your non-CBI objection or hearing request, identified by docket ID 
number EPA-HQ-OPP-2010-0233, by one of the following methods:
     Federal eRulemaking Portal: http://www.regulations.gov. 
Follow the on-line instructions for submitting comments.
     Mail: Office of Pesticide Programs (OPP) Regulatory Public 
Docket (7502P), Environmental Protection Agency, 1200 Pennsylvania 
Ave., NW., Washington, DC 20460-0001.
     Delivery: OPP Regulatory Public Docket (7502P), 
Environmental Protection Agency, Rm. S-4400, One

[[Page 53578]]

Potomac Yard (South Bldg.), 2777 S. Crystal Dr., Arlington, VA. 
Deliveries are only accepted during the Docket Facility's normal hours 
of operation (8:30 a.m. to 4 p.m., Monday through Friday, excluding 
legal holidays). Special arrangements should be made for deliveries of 
boxed information. The Docket Facility telephone number is (703) 305-
5805.

II. Petition for Exemption

    In the Federal Register of May 19, 2010 (75 FR 28009)(FRL-9153-1), 
EPA issued a notice pursuant to section 408 of FFDCA, 21 U.S.C. 346a, 
announcing the filing of a pesticide petition (PP 0E7686)(75 FR 28012) 
by Dow AgroSciences, LLC, 9330 Zionsville Road, Indianapolis, IN, 
46268. The petition requested that 40 CFR 180.920 be amended by 
establishing an exemption from the requirement of a tolerance for 
residues of choline hydroxide (CAS Reg. No. 123-41-1) when used as an 
inert ingredient (a neutralizer) in acidic herbicide formulations 
applied preharvest. That notice referenced a summary of the petition 
prepared by Dow AgroSciences, the petitioner, which is available in the 
docket, http://www.regulations.gov. There were no comments received in 
response to the notice of filing.
    Based upon review of the data supporting the petition, EPA has 
modified the exemption requested to pesticide formulations rather than 
herbicide formulations.

III. Inert Ingredient Definition

    Inert ingredients are all ingredients that are not active 
ingredients as defined in 40 CFR 153.125 and include, but are not 
limited to, the following types of ingredients (except when they have a 
pesticidal efficacy of their own): Solvents such as alcohols and 
hydrocarbons; surfactants such as polyoxyethylene polymers and fatty 
acids; carriers such as clay and diatomaceous earth; thickeners such as 
carrageenan and modified cellulose; wetting, spreading, and dispersing 
agents; propellants in aerosol dispensers; microencapsulating agents;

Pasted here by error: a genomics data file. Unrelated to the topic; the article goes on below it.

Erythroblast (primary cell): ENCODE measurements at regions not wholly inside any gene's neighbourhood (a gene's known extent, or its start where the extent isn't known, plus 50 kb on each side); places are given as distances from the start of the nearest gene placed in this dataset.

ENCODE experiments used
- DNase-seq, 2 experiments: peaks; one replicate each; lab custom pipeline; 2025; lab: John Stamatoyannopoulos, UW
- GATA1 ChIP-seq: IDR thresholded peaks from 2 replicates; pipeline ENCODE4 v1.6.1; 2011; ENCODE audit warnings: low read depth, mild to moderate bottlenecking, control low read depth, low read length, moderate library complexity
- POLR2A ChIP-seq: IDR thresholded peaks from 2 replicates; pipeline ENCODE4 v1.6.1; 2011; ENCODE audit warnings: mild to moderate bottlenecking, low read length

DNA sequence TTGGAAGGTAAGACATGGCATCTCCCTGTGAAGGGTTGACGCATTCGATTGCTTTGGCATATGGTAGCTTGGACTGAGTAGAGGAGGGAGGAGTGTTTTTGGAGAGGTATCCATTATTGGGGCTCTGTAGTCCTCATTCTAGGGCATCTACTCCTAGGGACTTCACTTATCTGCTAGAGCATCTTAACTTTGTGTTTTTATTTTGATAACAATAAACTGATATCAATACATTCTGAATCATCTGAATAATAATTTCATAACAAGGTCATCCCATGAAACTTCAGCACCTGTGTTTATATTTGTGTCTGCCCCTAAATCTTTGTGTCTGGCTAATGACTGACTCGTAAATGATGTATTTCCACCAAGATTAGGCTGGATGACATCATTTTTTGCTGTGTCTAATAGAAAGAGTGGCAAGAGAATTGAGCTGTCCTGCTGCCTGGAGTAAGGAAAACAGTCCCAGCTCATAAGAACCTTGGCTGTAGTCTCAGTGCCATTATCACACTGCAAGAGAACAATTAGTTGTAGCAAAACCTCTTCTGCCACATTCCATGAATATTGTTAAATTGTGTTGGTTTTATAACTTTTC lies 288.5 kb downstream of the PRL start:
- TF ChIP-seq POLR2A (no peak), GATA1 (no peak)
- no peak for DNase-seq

and emulsifiers. The term ``inert'' is not intended to imply 
nontoxicity; the ingredient may or may not be chemically active. 
Generally, EPA has exempted inert ingredients from the requirement of a 
tolerance based on the low toxicity of the individual inert 
ingredients.

IV. Aggregate Risk Assessment and Determination of Safety

    Section 408(c)(2)(A)(i) of FFDCA allows EPA to establish an 
exemption from the requirement for a tolerance (the legal limit for a 
pesticide chemical residue in or on a food) only if EPA determines that 
the tolerance is ``safe.'' Section 408(b)(2)(A)(ii) of FFDCA defines 
``safe'' to mean that ``there is a reasonable certainty that no harm 
will result from aggregate exposure to the pesticide chemical residue, 
including all anticipated dietary exposures and all other exposures for 
which there is reliable information.'' This includes exposure through 
drinking water and in residential settings, but does not include 
occupational exposure. Section 408(b)(2)(C) of FFDCA requires EPA to 
give special consideration to exposure of infants and children to the 
pesticide chemical residue in establishing a tolerance and to ``ensure 
that there is a reasonable certainty that no harm will result to 
infants and children from aggregate exposure to the pesticide chemical 
residue....''
    EPA establishes exemptions from the requirement of a tolerance only 
in those cases where it can be clearly demonstrated that the risks from 
aggregate exposure to pesticide chemical residues under reasonably 
foreseeable circumstances will pose no appreciable risks to human 
health. In order to determine the risks from aggregate exposure to 
pesticide inert ingredients, the Agency considers the toxicity of the 
inert in conjunction with possible exposure to residues of the inert 
ingredient through food, drinking water, and through other exposures 
that occur as a result of pesticide use in residential settings. If EPA 
is able to determine that a finite tolerance is not necessary to ensure 
that there is a reasonable certainty that no harm will result from 
aggregate exposure to the inert ingredient, an exemption from the 
requirement of a tolerance may be established.
    Consistent with section 408(c)(2)(A) of FFDCA, and the factors 
specified in FFDCA section 408(c)(2)(B), EPA has reviewed the available 
scientific data and other relevant information in support of this 
action. EPA has sufficient data to assess the hazards of and to make a